Ethereum Price: $142.97
Ethereum Price (BTC): 0.017682BTC
ETH Locked in DeFi: 3.09M (2.83% of circulating supply)
Market Cap: $15.62B
ETH Network Dominance*: 67.41%
7 Day Candle**: $141.01 / $148.19 / $135.00 $142.97
Since the Dai Savings Rate (DSR) launched in November 2019, providing interest on Dai stablecoin deposits, its rate has increased twice, moving from 2% to 4% and then, last week, to 6%.
The returns from DSR are paid with every Ethereum block (~15 seconds) and the full principal can be withdrawn at any time without penalties. In a world where rock bottom and even negative interest rates have crippled savings accounts, a 6% rate on dollar-pegged deposits could not have come at a better time.
How is MakerDAO able to offer a 6% rate?
MakerDAO, the governing structure behind the Dai stablecoin, has a single goal – maintain Dai’s dollar peg. To maintain this peg, MakerDAO token (MKR) holders vote on proposals to amend risk parameters that relate to the demand and supply of Dai.
On the demand side, MakerDAO can increase or decrease the DSR. A higher savings rate would attract more demand for Dai, thus increasing its price.
On the supply side, MakerDAO can increase or decrease the Stability Fee (SF), a fee applied to those in the system who create (borrow) Dai. A higher stability fee would increase the cost of borrowing Dai, incentivizing borrowers to pay back their Dai loan – burning it in the process and reducing supply.
There are other parameters that MakerDAO can control including the Liquidation Fee and Collaterization Ratio, however none have such a direct impact on maintaining the DAI-USD peg.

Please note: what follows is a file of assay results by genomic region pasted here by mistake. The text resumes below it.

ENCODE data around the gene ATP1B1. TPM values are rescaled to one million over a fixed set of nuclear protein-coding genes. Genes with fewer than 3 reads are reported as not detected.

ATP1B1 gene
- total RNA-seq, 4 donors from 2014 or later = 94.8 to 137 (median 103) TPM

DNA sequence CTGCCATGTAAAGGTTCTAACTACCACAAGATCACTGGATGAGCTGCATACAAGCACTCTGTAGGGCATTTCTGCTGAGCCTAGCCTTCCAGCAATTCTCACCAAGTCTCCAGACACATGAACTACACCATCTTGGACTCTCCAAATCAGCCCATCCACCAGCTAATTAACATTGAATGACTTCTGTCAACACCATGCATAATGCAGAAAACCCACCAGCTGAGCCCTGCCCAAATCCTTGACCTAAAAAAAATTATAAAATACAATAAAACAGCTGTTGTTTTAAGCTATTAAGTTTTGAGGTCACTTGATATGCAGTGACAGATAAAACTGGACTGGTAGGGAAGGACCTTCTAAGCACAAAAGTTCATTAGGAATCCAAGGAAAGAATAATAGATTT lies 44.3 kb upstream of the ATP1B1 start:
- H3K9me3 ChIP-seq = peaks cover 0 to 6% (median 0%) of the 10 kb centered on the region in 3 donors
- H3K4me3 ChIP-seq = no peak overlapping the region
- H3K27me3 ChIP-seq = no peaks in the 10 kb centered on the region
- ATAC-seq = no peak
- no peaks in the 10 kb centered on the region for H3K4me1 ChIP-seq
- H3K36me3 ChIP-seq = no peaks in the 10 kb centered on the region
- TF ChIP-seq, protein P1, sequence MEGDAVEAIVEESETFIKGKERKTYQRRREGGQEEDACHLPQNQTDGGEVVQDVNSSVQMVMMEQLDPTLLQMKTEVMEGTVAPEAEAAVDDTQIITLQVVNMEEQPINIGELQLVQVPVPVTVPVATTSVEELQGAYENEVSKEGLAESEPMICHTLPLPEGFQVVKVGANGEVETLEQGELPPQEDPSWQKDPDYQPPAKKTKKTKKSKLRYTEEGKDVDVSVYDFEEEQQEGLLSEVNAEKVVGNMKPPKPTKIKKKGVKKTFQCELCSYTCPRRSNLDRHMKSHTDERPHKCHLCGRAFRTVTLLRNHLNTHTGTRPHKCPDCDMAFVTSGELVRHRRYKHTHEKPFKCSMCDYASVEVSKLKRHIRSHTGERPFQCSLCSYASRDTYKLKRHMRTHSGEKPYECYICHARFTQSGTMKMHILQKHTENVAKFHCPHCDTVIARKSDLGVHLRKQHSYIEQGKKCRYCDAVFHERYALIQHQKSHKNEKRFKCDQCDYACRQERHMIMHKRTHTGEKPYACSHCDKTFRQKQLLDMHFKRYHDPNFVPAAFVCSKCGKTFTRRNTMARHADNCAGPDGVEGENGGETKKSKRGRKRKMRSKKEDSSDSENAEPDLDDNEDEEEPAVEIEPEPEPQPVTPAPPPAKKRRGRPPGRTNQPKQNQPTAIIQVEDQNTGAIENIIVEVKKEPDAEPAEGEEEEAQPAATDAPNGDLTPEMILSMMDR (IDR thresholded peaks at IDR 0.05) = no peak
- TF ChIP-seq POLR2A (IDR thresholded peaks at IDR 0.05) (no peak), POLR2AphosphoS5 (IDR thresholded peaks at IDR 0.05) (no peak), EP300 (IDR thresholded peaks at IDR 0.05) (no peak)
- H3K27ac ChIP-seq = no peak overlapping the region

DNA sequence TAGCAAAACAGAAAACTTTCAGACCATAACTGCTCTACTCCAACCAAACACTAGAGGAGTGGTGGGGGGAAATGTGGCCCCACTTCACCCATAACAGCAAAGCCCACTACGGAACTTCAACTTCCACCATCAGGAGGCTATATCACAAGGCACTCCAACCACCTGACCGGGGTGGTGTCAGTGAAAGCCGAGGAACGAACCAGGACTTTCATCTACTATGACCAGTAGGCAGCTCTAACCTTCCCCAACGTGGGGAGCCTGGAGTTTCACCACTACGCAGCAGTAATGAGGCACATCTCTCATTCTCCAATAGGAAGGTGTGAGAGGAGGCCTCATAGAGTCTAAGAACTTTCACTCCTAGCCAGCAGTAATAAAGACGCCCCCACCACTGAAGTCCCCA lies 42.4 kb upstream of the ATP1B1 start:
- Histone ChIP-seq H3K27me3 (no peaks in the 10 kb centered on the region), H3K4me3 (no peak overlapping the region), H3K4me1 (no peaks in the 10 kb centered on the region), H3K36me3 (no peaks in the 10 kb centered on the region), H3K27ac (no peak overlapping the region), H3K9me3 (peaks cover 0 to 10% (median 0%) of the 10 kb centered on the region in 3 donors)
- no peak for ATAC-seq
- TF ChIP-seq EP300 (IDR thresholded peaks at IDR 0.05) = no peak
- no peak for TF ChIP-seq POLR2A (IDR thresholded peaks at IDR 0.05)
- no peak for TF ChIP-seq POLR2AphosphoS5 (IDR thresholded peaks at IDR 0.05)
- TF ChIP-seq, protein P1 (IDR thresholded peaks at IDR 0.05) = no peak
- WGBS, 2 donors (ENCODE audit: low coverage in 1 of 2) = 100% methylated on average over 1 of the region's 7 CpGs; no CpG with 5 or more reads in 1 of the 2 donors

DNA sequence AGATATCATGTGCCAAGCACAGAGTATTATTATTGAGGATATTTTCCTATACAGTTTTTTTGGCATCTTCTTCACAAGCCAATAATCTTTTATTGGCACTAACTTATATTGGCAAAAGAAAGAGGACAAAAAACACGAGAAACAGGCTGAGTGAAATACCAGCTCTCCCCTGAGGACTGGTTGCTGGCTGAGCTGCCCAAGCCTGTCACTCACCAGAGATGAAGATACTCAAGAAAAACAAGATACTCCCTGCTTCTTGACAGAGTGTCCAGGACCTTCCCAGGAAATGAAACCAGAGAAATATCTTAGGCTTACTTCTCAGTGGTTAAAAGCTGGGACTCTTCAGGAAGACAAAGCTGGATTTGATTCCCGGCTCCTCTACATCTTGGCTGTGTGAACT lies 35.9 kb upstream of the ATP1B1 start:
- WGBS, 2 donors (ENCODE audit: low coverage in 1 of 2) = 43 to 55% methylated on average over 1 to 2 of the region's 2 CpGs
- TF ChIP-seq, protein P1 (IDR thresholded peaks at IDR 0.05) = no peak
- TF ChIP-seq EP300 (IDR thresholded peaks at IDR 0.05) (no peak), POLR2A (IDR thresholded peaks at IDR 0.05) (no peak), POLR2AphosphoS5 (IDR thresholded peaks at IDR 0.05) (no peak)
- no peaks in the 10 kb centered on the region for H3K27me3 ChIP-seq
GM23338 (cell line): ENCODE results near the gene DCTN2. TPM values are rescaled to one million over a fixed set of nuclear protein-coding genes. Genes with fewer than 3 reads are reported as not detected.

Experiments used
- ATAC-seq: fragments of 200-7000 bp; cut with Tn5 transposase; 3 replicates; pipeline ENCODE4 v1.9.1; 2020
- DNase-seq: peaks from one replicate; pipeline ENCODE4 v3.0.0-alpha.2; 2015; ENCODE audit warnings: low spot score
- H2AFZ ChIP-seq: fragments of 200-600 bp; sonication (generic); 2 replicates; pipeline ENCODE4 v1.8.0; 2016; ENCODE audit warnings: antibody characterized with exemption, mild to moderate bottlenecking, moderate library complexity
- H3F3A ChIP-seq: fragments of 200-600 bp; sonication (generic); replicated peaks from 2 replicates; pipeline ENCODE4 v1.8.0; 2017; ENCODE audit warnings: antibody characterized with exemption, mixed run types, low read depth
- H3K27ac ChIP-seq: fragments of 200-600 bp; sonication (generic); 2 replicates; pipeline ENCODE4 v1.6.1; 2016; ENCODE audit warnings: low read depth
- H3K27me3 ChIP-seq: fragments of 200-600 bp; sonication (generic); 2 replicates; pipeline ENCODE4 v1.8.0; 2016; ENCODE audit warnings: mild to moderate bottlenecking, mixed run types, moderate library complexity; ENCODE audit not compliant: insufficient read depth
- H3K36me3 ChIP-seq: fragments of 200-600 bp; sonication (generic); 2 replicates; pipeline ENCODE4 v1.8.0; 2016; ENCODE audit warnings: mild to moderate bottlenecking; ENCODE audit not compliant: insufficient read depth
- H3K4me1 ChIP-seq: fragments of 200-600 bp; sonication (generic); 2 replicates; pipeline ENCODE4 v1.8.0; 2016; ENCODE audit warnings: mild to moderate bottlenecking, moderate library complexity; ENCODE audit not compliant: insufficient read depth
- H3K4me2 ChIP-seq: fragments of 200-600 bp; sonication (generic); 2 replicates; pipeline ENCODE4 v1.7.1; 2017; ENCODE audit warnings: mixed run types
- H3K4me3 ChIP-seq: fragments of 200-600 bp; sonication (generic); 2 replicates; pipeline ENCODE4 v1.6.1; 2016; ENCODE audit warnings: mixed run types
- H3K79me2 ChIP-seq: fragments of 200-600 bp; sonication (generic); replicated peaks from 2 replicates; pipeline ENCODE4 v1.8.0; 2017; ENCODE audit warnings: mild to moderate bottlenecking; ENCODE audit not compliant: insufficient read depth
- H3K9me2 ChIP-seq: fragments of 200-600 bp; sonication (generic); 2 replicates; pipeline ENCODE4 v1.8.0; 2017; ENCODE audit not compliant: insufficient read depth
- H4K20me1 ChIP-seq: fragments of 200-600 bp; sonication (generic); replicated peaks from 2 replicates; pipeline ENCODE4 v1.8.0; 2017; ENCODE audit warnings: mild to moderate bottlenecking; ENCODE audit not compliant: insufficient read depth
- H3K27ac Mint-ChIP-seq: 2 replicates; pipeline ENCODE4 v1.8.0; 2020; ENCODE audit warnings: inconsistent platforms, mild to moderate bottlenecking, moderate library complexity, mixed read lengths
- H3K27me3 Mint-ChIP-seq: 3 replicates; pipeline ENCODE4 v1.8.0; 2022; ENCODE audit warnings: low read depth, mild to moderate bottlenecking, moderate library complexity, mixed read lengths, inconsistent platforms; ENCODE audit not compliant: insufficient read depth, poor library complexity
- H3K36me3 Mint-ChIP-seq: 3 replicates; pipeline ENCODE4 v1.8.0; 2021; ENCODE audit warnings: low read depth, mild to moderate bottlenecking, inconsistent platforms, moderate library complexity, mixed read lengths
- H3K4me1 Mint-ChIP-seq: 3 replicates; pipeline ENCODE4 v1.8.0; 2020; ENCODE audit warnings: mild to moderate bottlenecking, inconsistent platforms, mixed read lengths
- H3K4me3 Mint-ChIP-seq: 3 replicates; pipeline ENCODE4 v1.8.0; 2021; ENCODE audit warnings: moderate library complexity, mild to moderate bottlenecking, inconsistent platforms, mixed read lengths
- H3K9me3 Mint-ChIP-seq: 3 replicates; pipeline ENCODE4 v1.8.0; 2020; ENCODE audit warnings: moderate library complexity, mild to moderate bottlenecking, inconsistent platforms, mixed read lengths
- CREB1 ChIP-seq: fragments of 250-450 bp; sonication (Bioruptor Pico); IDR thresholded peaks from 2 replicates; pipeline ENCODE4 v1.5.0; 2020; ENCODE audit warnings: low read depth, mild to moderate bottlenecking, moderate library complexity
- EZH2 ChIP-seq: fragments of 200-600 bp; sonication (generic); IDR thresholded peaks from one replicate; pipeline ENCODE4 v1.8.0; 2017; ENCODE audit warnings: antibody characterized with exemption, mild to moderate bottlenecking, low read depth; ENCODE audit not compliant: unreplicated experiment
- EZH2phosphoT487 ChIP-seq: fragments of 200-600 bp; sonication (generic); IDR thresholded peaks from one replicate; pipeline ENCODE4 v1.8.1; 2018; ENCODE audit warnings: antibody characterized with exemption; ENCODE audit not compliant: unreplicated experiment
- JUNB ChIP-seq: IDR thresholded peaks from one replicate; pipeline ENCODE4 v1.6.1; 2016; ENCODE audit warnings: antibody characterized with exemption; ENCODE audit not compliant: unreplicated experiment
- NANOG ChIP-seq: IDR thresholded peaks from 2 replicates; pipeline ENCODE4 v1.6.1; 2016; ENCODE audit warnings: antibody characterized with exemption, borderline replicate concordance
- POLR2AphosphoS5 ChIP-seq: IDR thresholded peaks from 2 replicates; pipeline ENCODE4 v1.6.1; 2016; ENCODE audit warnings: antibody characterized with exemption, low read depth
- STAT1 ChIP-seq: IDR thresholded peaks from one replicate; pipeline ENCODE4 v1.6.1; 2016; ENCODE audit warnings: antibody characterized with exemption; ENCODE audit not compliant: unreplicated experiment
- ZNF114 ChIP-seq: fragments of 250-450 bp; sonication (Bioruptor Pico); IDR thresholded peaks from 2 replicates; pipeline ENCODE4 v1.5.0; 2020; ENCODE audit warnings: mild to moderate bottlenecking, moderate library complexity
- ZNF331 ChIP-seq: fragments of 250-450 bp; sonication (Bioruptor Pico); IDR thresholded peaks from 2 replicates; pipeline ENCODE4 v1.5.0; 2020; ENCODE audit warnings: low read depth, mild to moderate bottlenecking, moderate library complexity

With these mechanisms in place and with MakerDAO having been effective at maintaining this peg. It now begs the question, how high can the Dai Savings Rate go?
What’s stopping the DSR from increasing further?
As with any economic system (particularly a new one), it’s best not to make large sweeping changes overnight. Instead, MakerDAO has adopted a strategy of testing small changes and iterating on those changes with regularity.
So long as each increase to the DSR comes with a stable peg over the following weeks, there is arguably no reason to halt the increments. At some point however, there will be some limiting factors that make further increases undesirable.
A DSR that is too high may find Dai struggling with liquidity. Take a very large rate for instance, let’s say 20% annually; Dai could lose its ability to function as a stable medium of exchange as investors buy the token in droves to lock it in the DSR contract.
Interestingly, with the creation of Dai derivatives like Chai, this may not be such a problem as holders of Chai are able to make a claim on the underlying Dai without needing to lock tokens in the DSR contract. #moneylego
The Dai Savings Rate has a counter-balancing mechanism that can be used to negate the price effects of an increase or decrease in the DSR – the stability fee. The demand (price increase) generated by a 20% DSR could theoretically be balanced with a low Stability Fee, incentivizing the creation of Dai and increasing supply (price decrease).
Or could it? A low SF would indeed incentivize the creation of Dai, increasing its supply and helping to reduce the upward price pressure of a high DSR, however it opens up a new problem.
A low SF and high DSR would motivate an enormous creation of Dai as each Dai created could be immediately locked in the savings contract at a profit. There would be no limit to the amount of Dai created and the price would drift from its 1 dollar peg.